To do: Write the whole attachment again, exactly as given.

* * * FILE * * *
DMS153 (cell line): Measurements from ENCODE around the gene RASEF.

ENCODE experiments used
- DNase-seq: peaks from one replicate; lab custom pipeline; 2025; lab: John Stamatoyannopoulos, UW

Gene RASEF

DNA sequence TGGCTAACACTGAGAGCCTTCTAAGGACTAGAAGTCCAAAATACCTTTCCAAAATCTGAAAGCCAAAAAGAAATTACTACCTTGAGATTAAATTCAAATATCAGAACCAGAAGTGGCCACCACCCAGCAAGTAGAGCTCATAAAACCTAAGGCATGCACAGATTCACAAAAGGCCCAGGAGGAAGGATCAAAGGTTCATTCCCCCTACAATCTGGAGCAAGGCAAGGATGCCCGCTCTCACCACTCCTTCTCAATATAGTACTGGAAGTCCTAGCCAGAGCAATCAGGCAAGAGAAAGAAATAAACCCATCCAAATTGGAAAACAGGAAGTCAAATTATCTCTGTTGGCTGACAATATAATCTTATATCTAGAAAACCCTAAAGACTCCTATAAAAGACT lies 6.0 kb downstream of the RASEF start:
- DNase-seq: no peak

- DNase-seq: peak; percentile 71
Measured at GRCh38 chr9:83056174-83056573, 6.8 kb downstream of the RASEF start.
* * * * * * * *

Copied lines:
DMS153 (cell line): Measurements from ENCODE around the gene RASEF.

ENCODE experiments used
- DNase-seq: peaks from one replicate; lab custom pipeline; 2025; lab: John Stamatoyannopoulos, UW

Gene RASEF

DNA sequence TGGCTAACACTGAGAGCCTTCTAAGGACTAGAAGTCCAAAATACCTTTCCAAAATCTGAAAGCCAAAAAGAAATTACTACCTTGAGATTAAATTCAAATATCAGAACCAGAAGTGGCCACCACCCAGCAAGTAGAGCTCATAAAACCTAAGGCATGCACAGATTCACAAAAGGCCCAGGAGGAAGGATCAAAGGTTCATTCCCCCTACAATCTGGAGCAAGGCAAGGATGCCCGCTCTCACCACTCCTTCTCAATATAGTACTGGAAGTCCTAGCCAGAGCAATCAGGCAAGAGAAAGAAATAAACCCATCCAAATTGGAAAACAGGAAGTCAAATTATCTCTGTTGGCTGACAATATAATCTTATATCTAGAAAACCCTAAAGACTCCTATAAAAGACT lies 6.0 kb downstream of the RASEF start:
- DNase-seq: no peak

- DNase-seq: peak; percentile 71
Measured at GRCh38 chr9:83056174-83056573, 6.8 kb downstream of the RASEF start.